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Why I don’t weigh myself anymore

by Katie on December 13, 2016

I once had a total breakdown while trying on dresses in a Macy’s dressing room.

Let me back up a bit.

I was a pretty chubby kid. My weight fluctuated through the years, but overall, I always felt bigger than the other girls. I wasn’t particularly comfortable in my body. As a kid I wore t-shirts over my bathing suit while in the swimming pool. I was embarrassed to let my chubby belly show.

As I got older things started to change. In my twenties while living in New York City I was taking dance classes, exercising more, eating somewhat better. And I started to lose weight.

And I loved it. It was like a game. I would weigh myself and get so excited if I saw that the number on the scale had dropped.

As time went on and I continued to lose weight, friends started to express their concern. They thought I looked too thin. And I was always defensive in my response. I was eating, I wasn’t starving myself. I didn’t have an eating disorder I thought. I just exercised a lot and ate really “healthy”. What was wrong with that?

It’s true, I wasn’t starving myself. But I was really restrictive in what I let myself eat. I felt guilty every time I ate something I wasn’t supposed to. I had anxiety when I wasn’t able to exercise as much as I wanted to. I became obsessed with food, how much or how little I was eating.

I may not have been physically harming myself, but was mentally harming myself just as bad?

My breaking point came in that aforementioned Macy’s dressing room. For me, extremely restrictive eating wasn’t sustainable, so after some time I started to gain weight again. I was in the dressing room trying on dresses for a friend’s wedding, and was horrified to find that I wasn’t able to fit into the smaller dress sizes. I felt so much anxiety at the thought of gaining weight and having to buy a bigger dress size that I just lost it.

Tears and a meltdown soon followed.

I finally realized I needed help.

After my dressing room breakdown, I started to see a therapist and a nutritionist. They helped me to see the bigger picture and slowly start to break out of my obsessive and restrictive patterns. But I found some other life changes helped me even more.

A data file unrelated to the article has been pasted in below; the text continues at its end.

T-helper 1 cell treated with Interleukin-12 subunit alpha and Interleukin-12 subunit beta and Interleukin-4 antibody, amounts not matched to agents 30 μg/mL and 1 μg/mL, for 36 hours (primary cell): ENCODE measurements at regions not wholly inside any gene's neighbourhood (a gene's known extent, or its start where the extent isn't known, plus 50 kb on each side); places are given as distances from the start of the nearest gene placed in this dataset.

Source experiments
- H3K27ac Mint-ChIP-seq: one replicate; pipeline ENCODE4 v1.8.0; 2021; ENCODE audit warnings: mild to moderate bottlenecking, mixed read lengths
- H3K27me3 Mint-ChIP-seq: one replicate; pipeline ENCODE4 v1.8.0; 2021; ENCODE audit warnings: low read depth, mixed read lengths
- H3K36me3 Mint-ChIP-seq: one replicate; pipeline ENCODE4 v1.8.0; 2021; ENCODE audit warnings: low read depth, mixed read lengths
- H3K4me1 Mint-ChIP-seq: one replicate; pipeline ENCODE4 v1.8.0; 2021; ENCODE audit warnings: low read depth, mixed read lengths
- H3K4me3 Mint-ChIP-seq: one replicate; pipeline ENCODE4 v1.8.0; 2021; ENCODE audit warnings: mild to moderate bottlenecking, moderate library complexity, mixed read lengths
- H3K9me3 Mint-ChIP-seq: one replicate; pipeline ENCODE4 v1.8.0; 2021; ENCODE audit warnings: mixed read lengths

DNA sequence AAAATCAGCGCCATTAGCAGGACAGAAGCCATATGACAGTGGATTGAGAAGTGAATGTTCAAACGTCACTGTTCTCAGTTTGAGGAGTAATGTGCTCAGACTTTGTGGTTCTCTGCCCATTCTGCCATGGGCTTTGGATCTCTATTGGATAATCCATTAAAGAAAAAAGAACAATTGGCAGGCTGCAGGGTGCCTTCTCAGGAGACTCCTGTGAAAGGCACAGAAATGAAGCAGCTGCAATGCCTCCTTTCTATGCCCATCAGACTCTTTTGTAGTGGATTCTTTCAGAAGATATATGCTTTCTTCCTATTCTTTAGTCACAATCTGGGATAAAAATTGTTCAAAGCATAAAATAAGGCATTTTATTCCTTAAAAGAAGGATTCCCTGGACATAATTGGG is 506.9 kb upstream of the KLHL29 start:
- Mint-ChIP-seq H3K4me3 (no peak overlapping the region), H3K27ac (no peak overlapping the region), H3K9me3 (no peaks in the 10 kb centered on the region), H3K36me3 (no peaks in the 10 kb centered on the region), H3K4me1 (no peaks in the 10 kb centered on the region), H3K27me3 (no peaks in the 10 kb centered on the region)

I started to practice yoga. Yoga made me realize how strong my body was. Instead of obsessing over a thin body, I wanted a strong body to allow me to do the different yogic poses. I began to respect my body – it allowed me to do headstands and balance on my arms. My body was something to celebrate and respect, not something to diminish.

I stopped reading health and fitness magazines about losing weight or the latest exercise craze. I found that those triggered my desire to lose weight so limiting my exposure was helpful.

Shortly thereafter I also moved to Argentina. While in South America, I wasn’t able to keep up with my strict eating and exercise regimen. It forced me to try another way. And I did end up gaining weight. But I found that I could weigh more and still be okay.

Fast forward several years later to today. I wish I could say that all of my food and body image issues are gone, but of course they still remain. I still worry about gaining weight. I still think about what I’m eating. I still have anxiety around food and exercise. That may always be there. But I am no longer so restrictive in my eating. My intentions and perspective have changed.

Nowadays I want to eat healthy food so that I feel good, for vitality, to nourish my body. Before I only cared about the amount of calories or fat in food, not about the goodness of the ingredients. I used to go through a bottle of spray butter a week. And fake sugar. And diet soda. I didn’t care what was in the food as long as there were zero calories.

I am also careful about how I talk about food, and about what I’m eating. I consciously avoid making negative comments about how much I’m eating, or about my body, or about feeling fat.

Words are powerful. So I try to be aware of what I’m saying out loud, as well as what I’m thinking in my head.

I continue to remember that how much I weigh does not determine my worth.

The title of this post may be a bit misleading—it’s true, I don’t own a scale and don’t voluntarily weigh myself anymore. But for the last eight months I’ve had to get weighed about every 6 weeks. I am expecting my second child in January, and getting weighed is a standard part of regular prenatal visits. In fact, how much weight is gained or not gained is a major aspect of any pregnancy.

As I see the numbers on the scale inevitably go up, of course there is a part of me that feels triggered. It’s like an uncontrollable reflex. But I remember that the weight also means that I am caring for my baby. That I am nourishing my baby as she develops. And I am in awe of what my body is able to do.

I used to want a six-pack washboard stomach. I used to negatively criticize my “fat” stomach. Now I look at my non-six pack “fluffy” belly with fondness and say thank you. It allowed me to carry and deliver my daughter, and is currently allowing me to care for my second baby. My criticism has morphed into deep gratitude.

If a fluffy belly means I get to have two healthy babies then I am beyond grateful. My hope is that I continue to celebrate my body, imperfections and all. And I hope that I can teach my daughters to do the same.


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